This allows me to verify I am working with the same RFI source. I record the audio from the FT-900, and then I can play it back into Spectrum labs, and see if it matches the RFI I am hearing at home. Once I have a match, I know without a doubt I have the same source. I then look at the map, and it becomes pretty obvious where the RFI is most of the time. I next start running the frequency up as high as possible and still hear the RFI. I then grab a Google Map of a smaller area, around where the signal is strongest, and do the drive around again. I repeat this process moving ever higher in frequency. Continue reading
One of the best logging program available just got better! Scott Davis, (N3FJP), has announced his completion of the rewrite of the popular logging program called “Amateur Contact Log”, version 4.0 from Visual Basic to the C# language, moving the version number from ACL3.4x to ACL4.x. See my review of ACL3.4 here. Continue reading
This review of Hamlog by Pignology was prompted after a three week trip to Arizona, and one heck of a lot of QSO’s all kept on paper. The entry time involved, and the possible loss of the little scraps of paper which I kept the log on convinced me that I needed a better mobile logging program. I looked for a decent logging program for mobile use. It had to be able to run on my phone and my iPad, as well as be able to export the contacts via an ADIF file. I tried a few progrmas, then found “Hamlog” by Pignology LLC. Hamlog, runs on pretty much all platforms, (IOS, Android, and web interface), and generates the needed ADIF file. It is easy to use, and seems to work fine for my mobile uses. The user interface was important to me, it had to be easy to use, and have large type. Hamlog is simple enough to use, my wife will fill it in for me while driving, all I need to do is to tell her what to put in what field. During our trip I used an iPad 1 as the input device. When the battery on the iPad ran down, I used my Android phone… That feature is what sold me on Hamlog, the ability to have a cross platform logging program. Having the same log on iDevices, and on Android devices is wonderful. Continue reading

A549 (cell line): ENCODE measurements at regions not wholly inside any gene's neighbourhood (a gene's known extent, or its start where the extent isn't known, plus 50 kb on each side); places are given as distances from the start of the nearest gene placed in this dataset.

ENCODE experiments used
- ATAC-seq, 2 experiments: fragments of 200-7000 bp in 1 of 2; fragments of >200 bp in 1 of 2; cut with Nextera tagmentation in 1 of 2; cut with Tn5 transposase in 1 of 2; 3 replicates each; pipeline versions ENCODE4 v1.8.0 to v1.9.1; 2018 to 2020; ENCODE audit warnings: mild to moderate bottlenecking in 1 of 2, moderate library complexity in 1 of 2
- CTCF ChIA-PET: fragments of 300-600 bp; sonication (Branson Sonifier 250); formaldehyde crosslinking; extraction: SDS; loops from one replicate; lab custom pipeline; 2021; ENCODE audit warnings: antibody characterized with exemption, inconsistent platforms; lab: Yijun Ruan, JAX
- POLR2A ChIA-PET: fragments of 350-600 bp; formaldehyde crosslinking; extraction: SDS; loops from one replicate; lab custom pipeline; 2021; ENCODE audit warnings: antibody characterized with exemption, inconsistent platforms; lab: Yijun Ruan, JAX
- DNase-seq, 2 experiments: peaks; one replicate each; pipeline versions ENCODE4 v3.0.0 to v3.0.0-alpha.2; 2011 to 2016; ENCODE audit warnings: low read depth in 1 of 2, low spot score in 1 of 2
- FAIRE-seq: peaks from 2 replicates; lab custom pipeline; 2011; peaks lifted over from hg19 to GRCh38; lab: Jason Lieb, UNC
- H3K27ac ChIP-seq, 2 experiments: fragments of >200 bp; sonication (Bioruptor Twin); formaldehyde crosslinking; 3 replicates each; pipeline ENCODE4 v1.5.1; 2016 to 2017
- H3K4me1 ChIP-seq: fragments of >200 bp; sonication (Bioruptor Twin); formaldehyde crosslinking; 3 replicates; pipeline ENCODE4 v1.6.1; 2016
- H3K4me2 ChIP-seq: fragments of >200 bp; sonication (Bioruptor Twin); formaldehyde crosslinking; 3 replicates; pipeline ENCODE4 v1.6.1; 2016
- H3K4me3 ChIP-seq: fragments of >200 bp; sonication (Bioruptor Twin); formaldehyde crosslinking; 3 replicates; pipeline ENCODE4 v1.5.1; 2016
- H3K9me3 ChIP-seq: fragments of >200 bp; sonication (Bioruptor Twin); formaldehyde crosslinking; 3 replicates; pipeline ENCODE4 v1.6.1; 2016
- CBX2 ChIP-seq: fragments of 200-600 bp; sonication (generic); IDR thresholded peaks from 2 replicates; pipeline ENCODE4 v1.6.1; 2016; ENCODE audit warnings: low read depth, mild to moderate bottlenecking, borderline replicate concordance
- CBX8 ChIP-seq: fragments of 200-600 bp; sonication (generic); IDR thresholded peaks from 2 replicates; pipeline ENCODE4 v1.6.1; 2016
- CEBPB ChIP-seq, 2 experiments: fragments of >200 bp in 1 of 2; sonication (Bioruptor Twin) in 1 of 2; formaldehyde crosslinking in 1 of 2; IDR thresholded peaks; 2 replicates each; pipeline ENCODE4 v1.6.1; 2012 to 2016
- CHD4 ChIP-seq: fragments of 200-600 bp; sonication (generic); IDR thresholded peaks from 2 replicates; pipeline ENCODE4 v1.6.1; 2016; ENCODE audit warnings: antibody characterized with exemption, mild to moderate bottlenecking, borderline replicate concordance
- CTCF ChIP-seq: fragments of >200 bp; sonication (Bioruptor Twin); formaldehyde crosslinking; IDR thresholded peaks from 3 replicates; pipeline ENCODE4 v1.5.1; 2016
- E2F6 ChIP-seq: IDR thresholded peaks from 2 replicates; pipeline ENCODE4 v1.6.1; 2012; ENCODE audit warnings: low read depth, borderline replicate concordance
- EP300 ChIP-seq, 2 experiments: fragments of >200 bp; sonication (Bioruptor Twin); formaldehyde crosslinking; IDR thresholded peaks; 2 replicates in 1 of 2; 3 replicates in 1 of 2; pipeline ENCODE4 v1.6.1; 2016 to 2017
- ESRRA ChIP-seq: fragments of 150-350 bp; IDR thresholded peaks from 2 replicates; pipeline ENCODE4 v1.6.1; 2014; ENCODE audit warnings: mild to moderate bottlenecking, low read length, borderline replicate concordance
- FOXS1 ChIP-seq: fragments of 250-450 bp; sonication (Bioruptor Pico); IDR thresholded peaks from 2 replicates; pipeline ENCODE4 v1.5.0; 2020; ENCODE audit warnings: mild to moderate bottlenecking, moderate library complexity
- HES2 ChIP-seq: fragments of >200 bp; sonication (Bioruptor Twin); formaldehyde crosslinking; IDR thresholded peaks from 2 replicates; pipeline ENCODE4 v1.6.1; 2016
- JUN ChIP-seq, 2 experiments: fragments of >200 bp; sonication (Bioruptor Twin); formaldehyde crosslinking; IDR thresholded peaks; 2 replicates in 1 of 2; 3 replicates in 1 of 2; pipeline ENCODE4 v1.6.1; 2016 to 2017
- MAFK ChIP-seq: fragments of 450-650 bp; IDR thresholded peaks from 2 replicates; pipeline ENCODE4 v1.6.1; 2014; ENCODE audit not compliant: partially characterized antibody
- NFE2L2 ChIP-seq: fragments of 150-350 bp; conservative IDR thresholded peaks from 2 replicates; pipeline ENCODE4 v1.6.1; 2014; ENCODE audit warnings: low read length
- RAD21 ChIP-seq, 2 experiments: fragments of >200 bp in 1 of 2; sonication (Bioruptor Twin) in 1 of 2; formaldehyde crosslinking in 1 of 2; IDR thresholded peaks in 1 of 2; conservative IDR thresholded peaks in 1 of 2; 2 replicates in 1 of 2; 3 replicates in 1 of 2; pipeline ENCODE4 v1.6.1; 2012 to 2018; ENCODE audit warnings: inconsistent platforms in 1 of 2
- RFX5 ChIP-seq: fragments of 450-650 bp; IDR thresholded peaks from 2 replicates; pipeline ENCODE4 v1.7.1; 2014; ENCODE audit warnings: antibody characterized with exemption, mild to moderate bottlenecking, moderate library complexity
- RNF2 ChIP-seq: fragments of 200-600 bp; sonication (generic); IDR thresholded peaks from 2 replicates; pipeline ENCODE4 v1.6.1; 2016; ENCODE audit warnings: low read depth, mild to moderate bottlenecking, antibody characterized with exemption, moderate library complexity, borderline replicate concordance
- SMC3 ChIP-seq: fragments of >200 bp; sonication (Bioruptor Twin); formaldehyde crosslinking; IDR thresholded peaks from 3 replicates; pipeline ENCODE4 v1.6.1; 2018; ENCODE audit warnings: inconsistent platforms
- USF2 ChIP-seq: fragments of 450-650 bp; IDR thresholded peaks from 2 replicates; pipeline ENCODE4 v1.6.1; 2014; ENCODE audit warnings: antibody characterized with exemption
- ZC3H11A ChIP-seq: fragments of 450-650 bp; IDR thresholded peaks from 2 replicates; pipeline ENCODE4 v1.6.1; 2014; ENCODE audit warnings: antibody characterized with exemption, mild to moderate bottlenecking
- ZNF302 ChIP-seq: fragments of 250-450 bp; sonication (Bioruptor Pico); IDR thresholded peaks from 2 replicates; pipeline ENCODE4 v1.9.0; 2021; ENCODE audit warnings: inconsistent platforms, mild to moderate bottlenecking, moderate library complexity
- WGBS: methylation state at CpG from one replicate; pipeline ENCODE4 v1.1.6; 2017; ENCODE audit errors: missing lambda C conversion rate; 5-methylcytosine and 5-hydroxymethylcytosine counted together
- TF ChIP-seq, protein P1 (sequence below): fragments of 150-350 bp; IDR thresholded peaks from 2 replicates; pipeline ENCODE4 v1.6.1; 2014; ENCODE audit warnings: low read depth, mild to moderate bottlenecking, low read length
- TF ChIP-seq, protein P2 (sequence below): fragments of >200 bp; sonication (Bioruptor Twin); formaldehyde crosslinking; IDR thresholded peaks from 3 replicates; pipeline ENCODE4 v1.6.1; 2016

S-Meter Lite will graph S-Meter readings in real time, save spreadsheet ready files over very long time frames of your S meter values, assist in generating a pattern for your beam antenna, show RF levels in S units or in dB, and show signal level differences in dB between one signal and another on the same graph. Continue reading
HamCap is a very simple front end for a very complex piece of backend software called VOCAP. What VOCAP does would be a paper in and of itself, so just click here to see an overview of VOCAP, if you don’t want to read the nine sections on VOCAP, just assume it is one of the best pieces of software available for prediction of current propagation conditions. In any case, HamCap uses the VOCAP engine to make propagation predictions, and then presents it to the user in a very simple view. Continue reading
Afreet Software has a suite of programs out for the Amateur Radio Operator, which are very useful, and in some cases work together swapping data between themselves, I have a few of them and will review them all over the next few months. I will start with FAROS.
I like to see when the bands are open and have been using a program called HamCap, that program provides a nice little map of the predicted propagation, and it is free! I wanted real time data, not predictions, so I researched the available options for this, and found two programs which looked promising, FAROS, and BeaconSee. After downloading BeaconSee, and FAROS, I set about to see which one was best for my purposes of seeing real-time propagation. Continue reading
Amateur Contact Log version 3, has been in use here at NK7Z for many years. ACLog is a general purpose Amateur (Ham) radio logging program. It is designed to perform just a few functions, and perform them well. The author has selected the needed functions carefully, and the logging program does those functions well. Overall it is a good logging program for general use. If you want a contest logging program, get one of those, if you want general logging, get ACLog.
Many years ago I decided I needed an electronic log, I wrote a few, downloaded and tested many, and selected ACLog. Amateur Contact Log seemed to fit the bill for my needs. I do not want a contest logging program, (I use MixW for that), and the author has correctly decided to not make ACLog a contest log. He has created twenty other logging programs designed for twenty different contests, thus not attempting to make ACLog all things to all people. Continue reading
MixW is a multimode digital decoding/logging/contesting software package. MixW was initially released in the year 1998. It has gone through many revisions, and still continues to be useful today. Although the updates have been sparse over the past few years, the software may be coming back to life with updates coming from the authors recently. Continue reading